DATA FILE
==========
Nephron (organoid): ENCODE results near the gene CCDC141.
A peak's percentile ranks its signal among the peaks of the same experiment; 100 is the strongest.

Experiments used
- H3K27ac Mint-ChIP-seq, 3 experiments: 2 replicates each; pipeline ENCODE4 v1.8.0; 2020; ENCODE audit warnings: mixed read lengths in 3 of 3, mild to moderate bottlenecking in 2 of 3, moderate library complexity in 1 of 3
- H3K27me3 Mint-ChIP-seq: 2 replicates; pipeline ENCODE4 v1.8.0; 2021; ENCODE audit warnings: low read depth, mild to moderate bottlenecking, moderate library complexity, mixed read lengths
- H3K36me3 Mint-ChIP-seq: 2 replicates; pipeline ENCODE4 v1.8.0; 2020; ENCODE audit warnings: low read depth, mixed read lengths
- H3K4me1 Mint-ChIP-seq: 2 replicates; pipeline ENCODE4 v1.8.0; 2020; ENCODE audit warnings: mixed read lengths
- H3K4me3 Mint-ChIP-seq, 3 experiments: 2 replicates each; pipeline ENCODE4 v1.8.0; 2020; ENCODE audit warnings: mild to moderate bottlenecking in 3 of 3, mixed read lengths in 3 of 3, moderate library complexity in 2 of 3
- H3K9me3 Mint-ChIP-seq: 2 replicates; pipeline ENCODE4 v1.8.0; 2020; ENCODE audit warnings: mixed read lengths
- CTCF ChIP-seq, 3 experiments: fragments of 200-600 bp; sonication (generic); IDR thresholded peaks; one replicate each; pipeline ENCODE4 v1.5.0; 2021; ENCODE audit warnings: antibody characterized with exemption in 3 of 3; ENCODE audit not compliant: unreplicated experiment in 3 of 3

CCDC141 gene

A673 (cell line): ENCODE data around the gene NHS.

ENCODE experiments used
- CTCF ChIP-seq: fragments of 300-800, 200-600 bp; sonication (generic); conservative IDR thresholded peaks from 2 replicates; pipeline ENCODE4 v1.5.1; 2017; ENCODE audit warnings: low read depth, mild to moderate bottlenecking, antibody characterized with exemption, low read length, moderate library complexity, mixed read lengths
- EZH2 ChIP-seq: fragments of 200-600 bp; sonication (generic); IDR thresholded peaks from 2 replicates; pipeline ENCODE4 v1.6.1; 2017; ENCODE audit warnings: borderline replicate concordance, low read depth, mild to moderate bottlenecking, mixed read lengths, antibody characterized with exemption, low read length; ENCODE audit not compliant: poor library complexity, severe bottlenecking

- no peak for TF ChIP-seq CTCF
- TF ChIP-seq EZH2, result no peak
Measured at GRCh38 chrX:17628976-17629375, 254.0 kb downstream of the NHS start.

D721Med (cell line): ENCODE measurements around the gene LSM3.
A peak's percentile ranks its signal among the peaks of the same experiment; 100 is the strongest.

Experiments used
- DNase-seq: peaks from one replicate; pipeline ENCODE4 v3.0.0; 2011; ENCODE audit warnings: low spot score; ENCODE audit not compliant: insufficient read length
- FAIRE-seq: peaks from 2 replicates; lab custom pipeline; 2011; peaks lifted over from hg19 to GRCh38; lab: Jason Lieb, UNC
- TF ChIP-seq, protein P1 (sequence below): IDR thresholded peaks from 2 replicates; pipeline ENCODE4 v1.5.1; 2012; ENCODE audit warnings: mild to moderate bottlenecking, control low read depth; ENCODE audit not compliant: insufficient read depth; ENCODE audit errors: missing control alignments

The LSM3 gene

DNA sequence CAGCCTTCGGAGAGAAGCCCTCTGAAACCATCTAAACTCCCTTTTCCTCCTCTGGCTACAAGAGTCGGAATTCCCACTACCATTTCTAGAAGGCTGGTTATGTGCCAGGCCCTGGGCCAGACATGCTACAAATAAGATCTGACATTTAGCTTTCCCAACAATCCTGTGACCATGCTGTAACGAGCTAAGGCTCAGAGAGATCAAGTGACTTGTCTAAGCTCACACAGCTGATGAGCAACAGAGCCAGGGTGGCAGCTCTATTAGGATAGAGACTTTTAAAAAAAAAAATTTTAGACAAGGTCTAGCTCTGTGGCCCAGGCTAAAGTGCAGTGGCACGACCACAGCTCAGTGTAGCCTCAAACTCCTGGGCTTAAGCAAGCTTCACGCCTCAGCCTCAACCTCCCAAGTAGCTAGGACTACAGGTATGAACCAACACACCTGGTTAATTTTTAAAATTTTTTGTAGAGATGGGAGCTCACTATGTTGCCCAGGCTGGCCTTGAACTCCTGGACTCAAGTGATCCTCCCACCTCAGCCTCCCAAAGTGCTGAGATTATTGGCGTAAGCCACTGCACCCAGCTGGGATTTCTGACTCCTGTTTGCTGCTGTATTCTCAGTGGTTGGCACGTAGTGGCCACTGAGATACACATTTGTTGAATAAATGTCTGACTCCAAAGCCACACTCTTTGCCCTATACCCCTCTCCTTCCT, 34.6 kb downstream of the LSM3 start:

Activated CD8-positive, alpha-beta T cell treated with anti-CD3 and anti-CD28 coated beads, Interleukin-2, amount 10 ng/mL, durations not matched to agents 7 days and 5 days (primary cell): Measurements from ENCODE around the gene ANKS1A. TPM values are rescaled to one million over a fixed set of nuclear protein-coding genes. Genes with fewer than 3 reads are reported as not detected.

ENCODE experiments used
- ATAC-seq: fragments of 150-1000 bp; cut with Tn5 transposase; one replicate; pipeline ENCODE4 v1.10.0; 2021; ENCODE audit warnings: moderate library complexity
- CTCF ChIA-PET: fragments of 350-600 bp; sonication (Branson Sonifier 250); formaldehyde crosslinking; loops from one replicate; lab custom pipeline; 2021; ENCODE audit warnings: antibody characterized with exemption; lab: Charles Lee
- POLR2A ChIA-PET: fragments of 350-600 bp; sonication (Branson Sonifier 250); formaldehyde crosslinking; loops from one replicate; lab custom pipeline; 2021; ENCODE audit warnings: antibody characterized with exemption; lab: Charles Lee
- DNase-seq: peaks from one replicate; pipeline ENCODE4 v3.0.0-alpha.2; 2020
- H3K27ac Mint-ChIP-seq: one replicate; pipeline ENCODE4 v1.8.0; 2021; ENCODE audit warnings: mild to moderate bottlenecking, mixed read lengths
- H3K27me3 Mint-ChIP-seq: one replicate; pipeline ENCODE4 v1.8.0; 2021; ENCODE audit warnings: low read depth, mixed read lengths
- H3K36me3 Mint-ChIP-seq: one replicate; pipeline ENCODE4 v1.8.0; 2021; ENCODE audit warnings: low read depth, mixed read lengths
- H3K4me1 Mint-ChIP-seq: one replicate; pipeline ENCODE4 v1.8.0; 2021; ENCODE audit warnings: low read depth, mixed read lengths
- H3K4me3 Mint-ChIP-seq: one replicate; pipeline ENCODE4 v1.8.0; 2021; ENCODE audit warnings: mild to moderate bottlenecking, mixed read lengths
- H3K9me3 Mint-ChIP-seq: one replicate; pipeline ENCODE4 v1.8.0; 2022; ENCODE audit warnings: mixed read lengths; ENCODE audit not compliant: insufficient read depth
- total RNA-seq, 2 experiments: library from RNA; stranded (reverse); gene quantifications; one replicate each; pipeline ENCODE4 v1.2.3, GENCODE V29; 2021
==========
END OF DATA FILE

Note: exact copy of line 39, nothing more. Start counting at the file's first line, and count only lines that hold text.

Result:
- total RNA-seq, 2 experiments: library from RNA; stranded (reverse); gene quantifications; one replicate each; pipeline ENCODE4 v1.2.3, GENCODE V29; 2021